Paper Plate Polar Bear : Arctic Circle Mini Series
The project should easily be accomplished by ages 4 and up with help from a parent or guardian.
30 min - 1 hour
As a continuation of our arctic animals series, this week with ARTmobile@home we will be diving into the chilly world of the polar bear!
Kids will learn about polar bears and their arctic environment while creating a fun hands-on art project!
Photo by Hans-Jurgen Mager
Weighing up to 1,500 pounds and standing at 10 feet tall on their hind legs, Polar bears are the largest bear species and the world's largest land predator.
Living along shores and on sea ice in the Arctic, polar bears spend a majority of their time swimming and hunting for food such as seals and fish. Polar bears can actually survive up to three straight days swimming in icy cold waters of the Arctic! Because of this, they are actually classified as marine mammals.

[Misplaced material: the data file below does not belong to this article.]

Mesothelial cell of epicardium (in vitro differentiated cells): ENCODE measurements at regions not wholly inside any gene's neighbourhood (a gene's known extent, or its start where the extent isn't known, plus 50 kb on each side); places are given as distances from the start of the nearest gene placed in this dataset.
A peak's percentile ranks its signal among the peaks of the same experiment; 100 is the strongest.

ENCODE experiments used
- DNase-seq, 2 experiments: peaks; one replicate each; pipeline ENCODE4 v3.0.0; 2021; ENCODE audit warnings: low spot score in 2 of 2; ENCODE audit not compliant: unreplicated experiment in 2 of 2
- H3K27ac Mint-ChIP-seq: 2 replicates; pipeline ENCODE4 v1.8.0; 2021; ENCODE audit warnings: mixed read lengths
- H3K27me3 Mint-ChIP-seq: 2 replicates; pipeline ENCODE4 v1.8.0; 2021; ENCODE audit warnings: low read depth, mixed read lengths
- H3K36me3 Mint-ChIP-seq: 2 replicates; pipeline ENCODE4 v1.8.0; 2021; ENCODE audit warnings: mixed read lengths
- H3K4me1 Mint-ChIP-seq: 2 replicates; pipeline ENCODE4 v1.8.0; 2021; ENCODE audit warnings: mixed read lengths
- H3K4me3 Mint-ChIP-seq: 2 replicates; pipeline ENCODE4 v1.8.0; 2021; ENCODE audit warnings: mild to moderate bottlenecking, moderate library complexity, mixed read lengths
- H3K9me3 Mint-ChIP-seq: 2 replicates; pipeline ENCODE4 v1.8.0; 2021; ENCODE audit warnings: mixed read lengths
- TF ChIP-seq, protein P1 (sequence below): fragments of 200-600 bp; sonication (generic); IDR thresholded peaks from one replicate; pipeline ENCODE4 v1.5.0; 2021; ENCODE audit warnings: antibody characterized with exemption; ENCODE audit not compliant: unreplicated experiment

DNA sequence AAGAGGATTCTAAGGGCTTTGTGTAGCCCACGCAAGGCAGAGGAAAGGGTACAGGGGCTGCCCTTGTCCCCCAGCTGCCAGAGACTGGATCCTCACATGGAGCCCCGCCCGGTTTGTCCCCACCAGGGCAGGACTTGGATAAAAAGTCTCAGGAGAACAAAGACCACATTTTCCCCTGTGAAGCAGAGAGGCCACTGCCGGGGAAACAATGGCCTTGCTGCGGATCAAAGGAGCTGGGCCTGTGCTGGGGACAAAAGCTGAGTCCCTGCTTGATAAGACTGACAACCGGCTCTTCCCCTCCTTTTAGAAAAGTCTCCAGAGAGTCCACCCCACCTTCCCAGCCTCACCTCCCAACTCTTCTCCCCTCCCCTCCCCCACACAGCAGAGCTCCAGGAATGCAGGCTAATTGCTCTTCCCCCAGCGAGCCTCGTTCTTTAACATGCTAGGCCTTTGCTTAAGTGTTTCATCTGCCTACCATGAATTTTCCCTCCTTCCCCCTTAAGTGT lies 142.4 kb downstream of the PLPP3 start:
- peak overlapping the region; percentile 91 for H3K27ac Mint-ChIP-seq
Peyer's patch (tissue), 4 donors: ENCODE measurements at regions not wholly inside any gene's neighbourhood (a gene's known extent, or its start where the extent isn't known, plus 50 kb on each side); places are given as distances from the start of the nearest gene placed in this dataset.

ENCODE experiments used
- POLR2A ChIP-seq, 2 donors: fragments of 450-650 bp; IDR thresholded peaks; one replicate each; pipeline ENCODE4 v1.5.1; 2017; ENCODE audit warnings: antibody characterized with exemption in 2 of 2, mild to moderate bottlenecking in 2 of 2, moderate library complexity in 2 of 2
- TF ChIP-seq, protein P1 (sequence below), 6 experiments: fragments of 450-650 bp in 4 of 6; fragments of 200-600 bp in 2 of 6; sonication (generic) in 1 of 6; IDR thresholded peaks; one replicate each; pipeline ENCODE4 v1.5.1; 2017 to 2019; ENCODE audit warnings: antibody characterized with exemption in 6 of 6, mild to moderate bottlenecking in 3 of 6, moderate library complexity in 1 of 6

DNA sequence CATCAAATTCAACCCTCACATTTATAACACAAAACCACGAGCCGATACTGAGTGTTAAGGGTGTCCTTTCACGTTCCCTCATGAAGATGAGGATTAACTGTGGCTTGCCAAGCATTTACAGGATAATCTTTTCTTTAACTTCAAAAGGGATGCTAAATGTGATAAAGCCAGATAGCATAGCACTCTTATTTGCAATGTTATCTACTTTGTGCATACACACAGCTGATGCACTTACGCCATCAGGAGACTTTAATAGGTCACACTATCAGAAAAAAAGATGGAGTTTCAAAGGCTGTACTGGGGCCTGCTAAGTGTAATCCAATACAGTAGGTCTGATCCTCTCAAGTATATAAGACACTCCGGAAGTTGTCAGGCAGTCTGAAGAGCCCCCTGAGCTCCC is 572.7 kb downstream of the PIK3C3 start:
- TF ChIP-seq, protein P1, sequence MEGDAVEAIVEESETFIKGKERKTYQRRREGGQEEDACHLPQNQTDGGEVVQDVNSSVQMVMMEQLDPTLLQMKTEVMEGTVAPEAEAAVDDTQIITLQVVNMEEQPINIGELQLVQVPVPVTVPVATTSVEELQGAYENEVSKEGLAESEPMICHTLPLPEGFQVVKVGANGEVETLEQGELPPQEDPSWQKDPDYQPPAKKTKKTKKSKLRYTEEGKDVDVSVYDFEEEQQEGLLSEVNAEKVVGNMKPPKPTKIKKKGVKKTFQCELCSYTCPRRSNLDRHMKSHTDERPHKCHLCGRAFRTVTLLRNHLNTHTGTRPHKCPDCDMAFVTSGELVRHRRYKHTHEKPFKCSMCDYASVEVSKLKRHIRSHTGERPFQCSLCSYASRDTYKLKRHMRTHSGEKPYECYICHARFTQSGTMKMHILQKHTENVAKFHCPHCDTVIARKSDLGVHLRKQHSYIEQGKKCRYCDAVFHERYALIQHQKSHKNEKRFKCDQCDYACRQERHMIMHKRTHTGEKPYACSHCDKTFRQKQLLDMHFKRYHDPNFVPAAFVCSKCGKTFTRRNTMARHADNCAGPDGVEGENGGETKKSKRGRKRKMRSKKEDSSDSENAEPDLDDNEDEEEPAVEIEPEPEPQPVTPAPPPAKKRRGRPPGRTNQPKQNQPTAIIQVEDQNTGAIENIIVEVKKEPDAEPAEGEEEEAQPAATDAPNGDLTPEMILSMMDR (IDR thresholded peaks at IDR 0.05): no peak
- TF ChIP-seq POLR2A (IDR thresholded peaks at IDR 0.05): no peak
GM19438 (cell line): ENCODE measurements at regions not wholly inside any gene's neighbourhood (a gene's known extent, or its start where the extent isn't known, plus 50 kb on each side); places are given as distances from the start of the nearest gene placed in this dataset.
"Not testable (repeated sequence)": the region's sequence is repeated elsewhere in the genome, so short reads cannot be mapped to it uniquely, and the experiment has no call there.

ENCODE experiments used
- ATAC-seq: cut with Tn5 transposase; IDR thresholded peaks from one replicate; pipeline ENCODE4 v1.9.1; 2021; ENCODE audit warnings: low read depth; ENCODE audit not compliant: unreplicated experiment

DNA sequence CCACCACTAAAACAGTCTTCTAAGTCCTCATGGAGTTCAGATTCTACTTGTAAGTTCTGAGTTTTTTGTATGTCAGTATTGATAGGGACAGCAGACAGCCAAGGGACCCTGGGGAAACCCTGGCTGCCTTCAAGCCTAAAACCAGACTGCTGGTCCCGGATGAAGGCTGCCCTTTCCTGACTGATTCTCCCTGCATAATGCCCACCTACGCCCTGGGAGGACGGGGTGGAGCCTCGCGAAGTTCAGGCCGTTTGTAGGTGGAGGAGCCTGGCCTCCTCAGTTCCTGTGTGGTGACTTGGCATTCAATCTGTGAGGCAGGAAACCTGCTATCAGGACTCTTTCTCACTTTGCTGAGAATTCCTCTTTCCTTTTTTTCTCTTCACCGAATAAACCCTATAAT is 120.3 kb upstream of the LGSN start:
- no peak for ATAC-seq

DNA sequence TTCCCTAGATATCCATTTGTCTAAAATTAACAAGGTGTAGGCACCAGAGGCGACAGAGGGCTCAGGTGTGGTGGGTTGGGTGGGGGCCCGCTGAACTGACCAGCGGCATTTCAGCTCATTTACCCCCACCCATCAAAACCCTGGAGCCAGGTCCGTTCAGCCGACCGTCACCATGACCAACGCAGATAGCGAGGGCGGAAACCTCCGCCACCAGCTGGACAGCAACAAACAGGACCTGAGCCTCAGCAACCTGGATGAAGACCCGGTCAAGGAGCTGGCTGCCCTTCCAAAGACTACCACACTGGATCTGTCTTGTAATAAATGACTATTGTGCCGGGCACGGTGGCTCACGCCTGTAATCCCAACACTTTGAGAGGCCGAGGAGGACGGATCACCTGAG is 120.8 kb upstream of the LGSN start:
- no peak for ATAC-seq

Polar bears stay warm due to their fur which, despite seeming pearly white fur, is actually translucent and reflects light which makes it appear to be white. Their fur also acts as camouflage to hide from other predators and helps them disguise themselves while hunting for food.
Learn more about polar bears from the National Geographic Kids website.
- Paper plates
- Cotton balls
- Black paint
- First, take a cotton ball and paint it black, only leaving the cotton fiber between your fingers white.
- Take the five to ten remaining cotton balls and pull their fibers apart.
- Next, take the cotton ball fibers and glue them onto the paper plate, completely covering its entire surface.
- Now take half of a paper plate and cut it in half again.
- Round out the points of each half and cover with the cotton fibers and secure the ears to the head with a stapler.
- Next, take two black buttons for the eyes and glue them down.
- For the nose, place the black cotton ball in the middle and secure it with glue.
- To define the ears, paint half circles in the ears to make them look more realistic.
- Lastly, paint a black line underneath the nose, add a smile, and then you are done!
Check out our previous project about the Walrus.
Explore the Arctic